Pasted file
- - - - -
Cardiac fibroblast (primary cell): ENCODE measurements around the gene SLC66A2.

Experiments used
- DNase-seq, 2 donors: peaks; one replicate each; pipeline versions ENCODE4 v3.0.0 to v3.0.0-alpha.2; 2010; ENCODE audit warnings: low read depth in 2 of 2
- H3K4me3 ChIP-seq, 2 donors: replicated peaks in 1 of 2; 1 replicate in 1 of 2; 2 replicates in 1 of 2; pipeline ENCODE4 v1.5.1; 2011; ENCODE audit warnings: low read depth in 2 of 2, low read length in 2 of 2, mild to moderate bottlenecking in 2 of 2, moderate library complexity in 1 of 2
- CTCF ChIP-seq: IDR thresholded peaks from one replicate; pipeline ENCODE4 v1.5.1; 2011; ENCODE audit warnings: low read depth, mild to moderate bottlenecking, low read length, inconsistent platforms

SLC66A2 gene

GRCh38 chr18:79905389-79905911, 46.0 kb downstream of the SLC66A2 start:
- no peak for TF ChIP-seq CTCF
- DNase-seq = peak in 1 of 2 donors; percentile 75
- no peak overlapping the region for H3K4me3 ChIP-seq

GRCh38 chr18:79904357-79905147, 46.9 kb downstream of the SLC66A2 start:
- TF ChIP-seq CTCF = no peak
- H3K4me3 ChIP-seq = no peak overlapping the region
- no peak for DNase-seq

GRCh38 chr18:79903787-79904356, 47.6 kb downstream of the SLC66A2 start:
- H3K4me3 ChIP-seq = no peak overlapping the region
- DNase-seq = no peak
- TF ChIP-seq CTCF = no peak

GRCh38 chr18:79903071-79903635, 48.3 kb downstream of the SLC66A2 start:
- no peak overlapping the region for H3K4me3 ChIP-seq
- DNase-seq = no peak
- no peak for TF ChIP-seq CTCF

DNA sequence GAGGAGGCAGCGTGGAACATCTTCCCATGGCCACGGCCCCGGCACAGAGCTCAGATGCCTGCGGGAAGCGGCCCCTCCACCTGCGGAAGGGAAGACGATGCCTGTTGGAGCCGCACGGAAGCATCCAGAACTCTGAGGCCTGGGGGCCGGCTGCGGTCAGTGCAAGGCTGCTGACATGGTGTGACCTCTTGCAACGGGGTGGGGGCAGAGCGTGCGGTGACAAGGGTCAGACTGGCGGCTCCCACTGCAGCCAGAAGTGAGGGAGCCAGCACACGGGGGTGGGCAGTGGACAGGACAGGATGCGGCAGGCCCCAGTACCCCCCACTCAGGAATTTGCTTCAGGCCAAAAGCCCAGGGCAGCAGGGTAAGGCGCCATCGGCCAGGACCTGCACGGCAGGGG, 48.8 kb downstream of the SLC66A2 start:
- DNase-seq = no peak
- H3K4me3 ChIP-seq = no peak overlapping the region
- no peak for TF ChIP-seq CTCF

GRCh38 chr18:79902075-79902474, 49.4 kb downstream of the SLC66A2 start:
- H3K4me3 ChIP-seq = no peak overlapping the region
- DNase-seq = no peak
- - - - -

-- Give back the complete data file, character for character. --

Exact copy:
Cardiac fibroblast (primary cell): ENCODE measurements around the gene SLC66A2.

Experiments used
- DNase-seq, 2 donors: peaks; one replicate each; pipeline versions ENCODE4 v3.0.0 to v3.0.0-alpha.2; 2010; ENCODE audit warnings: low read depth in 2 of 2
- H3K4me3 ChIP-seq, 2 donors: replicated peaks in 1 of 2; 1 replicate in 1 of 2; 2 replicates in 1 of 2; pipeline ENCODE4 v1.5.1; 2011; ENCODE audit warnings: low read depth in 2 of 2, low read length in 2 of 2, mild to moderate bottlenecking in 2 of 2, moderate library complexity in 1 of 2
- CTCF ChIP-seq: IDR thresholded peaks from one replicate; pipeline ENCODE4 v1.5.1; 2011; ENCODE audit warnings: low read depth, mild to moderate bottlenecking, low read length, inconsistent platforms

SLC66A2 gene

GRCh38 chr18:79905389-79905911, 46.0 kb downstream of the SLC66A2 start:
- no peak for TF ChIP-seq CTCF
- DNase-seq = peak in 1 of 2 donors; percentile 75
- no peak overlapping the region for H3K4me3 ChIP-seq

GRCh38 chr18:79904357-79905147, 46.9 kb downstream of the SLC66A2 start:
- TF ChIP-seq CTCF = no peak
- H3K4me3 ChIP-seq = no peak overlapping the region
- no peak for DNase-seq

GRCh38 chr18:79903787-79904356, 47.6 kb downstream of the SLC66A2 start:
- H3K4me3 ChIP-seq = no peak overlapping the region
- DNase-seq = no peak
- TF ChIP-seq CTCF = no peak

GRCh38 chr18:79903071-79903635, 48.3 kb downstream of the SLC66A2 start:
- no peak overlapping the region for H3K4me3 ChIP-seq
- DNase-seq = no peak
- no peak for TF ChIP-seq CTCF

DNA sequence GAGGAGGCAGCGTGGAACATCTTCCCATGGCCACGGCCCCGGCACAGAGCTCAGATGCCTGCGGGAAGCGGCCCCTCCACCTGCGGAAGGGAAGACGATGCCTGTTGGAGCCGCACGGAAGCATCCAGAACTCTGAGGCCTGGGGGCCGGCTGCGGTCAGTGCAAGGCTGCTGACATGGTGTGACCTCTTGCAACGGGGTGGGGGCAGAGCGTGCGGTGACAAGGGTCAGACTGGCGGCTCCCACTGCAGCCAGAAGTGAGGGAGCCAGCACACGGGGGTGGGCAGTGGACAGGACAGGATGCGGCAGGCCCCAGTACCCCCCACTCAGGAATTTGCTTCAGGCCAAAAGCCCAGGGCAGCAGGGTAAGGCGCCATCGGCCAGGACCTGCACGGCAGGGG, 48.8 kb downstream of the SLC66A2 start:
- DNase-seq = no peak
- H3K4me3 ChIP-seq = no peak overlapping the region
- no peak for TF ChIP-seq CTCF

GRCh38 chr18:79902075-79902474, 49.4 kb downstream of the SLC66A2 start:
- H3K4me3 ChIP-seq = no peak overlapping the region
- DNase-seq = no peak